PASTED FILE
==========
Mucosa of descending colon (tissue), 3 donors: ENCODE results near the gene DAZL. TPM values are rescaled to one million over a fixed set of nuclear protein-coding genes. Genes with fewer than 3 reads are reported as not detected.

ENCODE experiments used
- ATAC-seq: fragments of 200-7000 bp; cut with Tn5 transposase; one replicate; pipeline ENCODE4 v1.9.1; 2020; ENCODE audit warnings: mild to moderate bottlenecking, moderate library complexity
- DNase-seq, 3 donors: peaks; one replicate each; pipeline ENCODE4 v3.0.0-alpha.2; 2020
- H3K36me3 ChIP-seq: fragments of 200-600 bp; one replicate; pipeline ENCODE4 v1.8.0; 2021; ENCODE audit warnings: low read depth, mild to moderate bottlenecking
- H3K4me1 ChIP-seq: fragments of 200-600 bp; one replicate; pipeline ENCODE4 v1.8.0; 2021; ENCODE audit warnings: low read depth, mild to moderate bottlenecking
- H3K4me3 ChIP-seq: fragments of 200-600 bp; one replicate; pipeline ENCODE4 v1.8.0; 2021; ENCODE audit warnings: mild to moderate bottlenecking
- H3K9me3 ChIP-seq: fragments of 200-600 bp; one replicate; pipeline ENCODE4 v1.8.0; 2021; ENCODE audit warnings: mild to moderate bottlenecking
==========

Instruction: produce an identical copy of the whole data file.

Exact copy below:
Mucosa of descending colon (tissue), 3 donors: ENCODE results near the gene DAZL. TPM values are rescaled to one million over a fixed set of nuclear protein-coding genes. Genes with fewer than 3 reads are reported as not detected.

ENCODE experiments used
- ATAC-seq: fragments of 200-7000 bp; cut with Tn5 transposase; one replicate; pipeline ENCODE4 v1.9.1; 2020; ENCODE audit warnings: mild to moderate bottlenecking, moderate library complexity
- DNase-seq, 3 donors: peaks; one replicate each; pipeline ENCODE4 v3.0.0-alpha.2; 2020
- H3K36me3 ChIP-seq: fragments of 200-600 bp; one replicate; pipeline ENCODE4 v1.8.0; 2021; ENCODE audit warnings: low read depth, mild to moderate bottlenecking
- H3K4me1 ChIP-seq: fragments of 200-600 bp; one replicate; pipeline ENCODE4 v1.8.0; 2021; ENCODE audit warnings: low read depth, mild to moderate bottlenecking
- H3K4me3 ChIP-seq: fragments of 200-600 bp; one replicate; pipeline ENCODE4 v1.8.0; 2021; ENCODE audit warnings: mild to moderate bottlenecking
- H3K9me3 ChIP-seq: fragments of 200-600 bp; one replicate; pipeline ENCODE4 v1.8.0; 2021; ENCODE audit warnings: mild to moderate bottlenecking